Quitting smoking is daunting due to the intense cravings for nicotine. Some people go through multiple cessations only to relapse time and time again. According to new research, inhaling pleasant odors may be enough to temporarily reduce the urge to light a cigarette, suggesting it could be a useful addition to effective smoking cessation strategies.
In the United States, a much smaller percentage of the population smokes compared to 50 years ago. In absolute numbers, though, there are still about 40 million Americans who smoke. Cigarettes cause more than 480,000 premature deaths in the United States each year. Most adult smokers are not only aware of the risks they’re subjecting themselves to but would also like to quit. At least half of all smokers report having tried to quit in the past year, yet half of those who try relapse within two weeks.
For most smokers, the pressure of nicotine cravings is like a psychological bungee cord that yanks those who try to quit back towards their lighters. Although nicotine is not nearly as intensely rewarding as other drugs such as marijuana or opioids, it’s an extremely addictive substance. Like other drugs, it stimulates the release of dopamine in neurons that connect the nucleus accumbens with the prefrontal cortex, amygdala, hippocampus, and other brain regions. Each time a person takes a puff out of a cigarette, the brain reinforces this behavior. The amount of released dopamine isn’t great compared to other drugs, but nicotine makes up for it through repetition — a person who smokes a pack of cigarettes a day typically is exposed to roughly 250 hits of nicotine. Over months or years, that’s a lot of reinforced behavior, which makes it highly difficult afterward to unlearn the mildly rewarding behavior of lighting up a cigarette.
Long story short, nicotine cravings are high-wired in the smoker’s brain and are very difficult to control. But maybe taking a whip of a pleasant aroma might be enough to calm a smoker’s nerves, for a little while at least.
For their study, researchers at the University of Pittsburgh recruited 232 smokers, aged 18 to 55, who at the study’s onset were not trying to quit nor were they using any alternative nicotine delivery system, such as vaping or gum. The participants were asked not to smoke for at least eight hours before prior to the experiment and were told to bring a pack of their favorite cigarettes and a lighter with them.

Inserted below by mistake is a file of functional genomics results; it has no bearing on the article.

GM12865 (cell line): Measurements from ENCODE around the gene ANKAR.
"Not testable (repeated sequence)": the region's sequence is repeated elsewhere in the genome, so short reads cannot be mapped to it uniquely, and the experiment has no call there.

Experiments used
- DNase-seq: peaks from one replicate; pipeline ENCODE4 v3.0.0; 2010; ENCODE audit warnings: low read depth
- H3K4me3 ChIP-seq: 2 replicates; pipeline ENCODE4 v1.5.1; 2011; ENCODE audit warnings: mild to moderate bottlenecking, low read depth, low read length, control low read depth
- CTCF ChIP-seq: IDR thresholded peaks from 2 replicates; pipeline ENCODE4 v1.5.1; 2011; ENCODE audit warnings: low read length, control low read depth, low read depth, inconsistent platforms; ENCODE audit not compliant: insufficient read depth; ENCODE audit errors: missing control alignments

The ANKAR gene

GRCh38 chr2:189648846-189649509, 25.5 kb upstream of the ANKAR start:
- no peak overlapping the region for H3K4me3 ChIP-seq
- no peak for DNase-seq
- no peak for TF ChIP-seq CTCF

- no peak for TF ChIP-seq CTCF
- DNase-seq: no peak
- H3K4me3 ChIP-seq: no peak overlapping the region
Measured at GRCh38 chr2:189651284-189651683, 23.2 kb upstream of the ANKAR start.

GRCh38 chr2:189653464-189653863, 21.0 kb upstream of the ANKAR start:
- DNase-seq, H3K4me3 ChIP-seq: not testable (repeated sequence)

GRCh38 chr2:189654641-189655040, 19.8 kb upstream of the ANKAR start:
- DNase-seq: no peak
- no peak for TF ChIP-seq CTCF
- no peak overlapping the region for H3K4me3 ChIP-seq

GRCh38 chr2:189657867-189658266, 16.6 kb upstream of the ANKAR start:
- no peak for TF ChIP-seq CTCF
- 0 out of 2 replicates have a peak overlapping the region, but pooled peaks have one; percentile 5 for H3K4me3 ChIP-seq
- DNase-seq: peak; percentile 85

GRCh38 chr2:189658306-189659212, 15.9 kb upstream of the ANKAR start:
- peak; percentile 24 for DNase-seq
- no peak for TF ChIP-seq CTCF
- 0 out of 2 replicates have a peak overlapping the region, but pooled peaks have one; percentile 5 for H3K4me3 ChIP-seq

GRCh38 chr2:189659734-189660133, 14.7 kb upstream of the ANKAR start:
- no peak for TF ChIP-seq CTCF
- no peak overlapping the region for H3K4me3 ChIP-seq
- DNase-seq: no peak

Each participant was asked to smell and rate a number of different odors that are generally considered pleasant (i.e. apple, peppermint, lemon, vanilla, etc) as well as unpleasant ones, tobacco smoke, and a blank (no distinguishable odor). The participants were then asked to light a cigarette but not smoke it. After 10 seconds of holding the lighted cigarette in their hands, the participants had to rate their urge to smoke from a scale of 1 to 100 before extinguishing the cigarette.
The participants then inhaled a scent from a container that was either an odor they had rated as most pleasurable, the scent of tobacco, or blank. After taking one sniff, the participants had to again rate their urge to smoke. They continued to inhale the scent for the next five minutes, rating their urge to smoke every 60 seconds.
Not surprisingly, the participants rated the odor of tobacco smoke from their preferred brand of cigarettes with the highest cravings score (82.13%). However, when inhaling a pleasant odor, the average craving scores dropped significantly (19.3%), compared to smelling tobacco (11.7%) or the blank scent (11.2%).
“Despite disappointing relapse rates, there have been few new approaches to smoking cessation in general and to craving relief in particular,” said lead author Michael Sayette, of the University of Pittsburgh. “Using pleasant odors to disrupt smoking routines would offer a distinct and novel method for reducing cravings, and our results to this end are promising.”
The drop in nicotine craving lasts for as long as five minutes, which can be enough time for a smoker to decide against lighting a cigarette or leave from a high-risk situation. As to why a pleasant aroma might relieve cravings, the researchers believe that the scent may distract smokers by triggering memories associated with these cues. For instance, peppermint reminded one of the participants of childhood Christmas holidays. More research is needed to verify this hypothesis.
“Our research suggests that the use of pleasant odors shows promise for controlling nicotine cravings in individuals who are trying to quit smoking,” concluded Sayette.
The findings appeared in the Journal of Abnormal Psychology.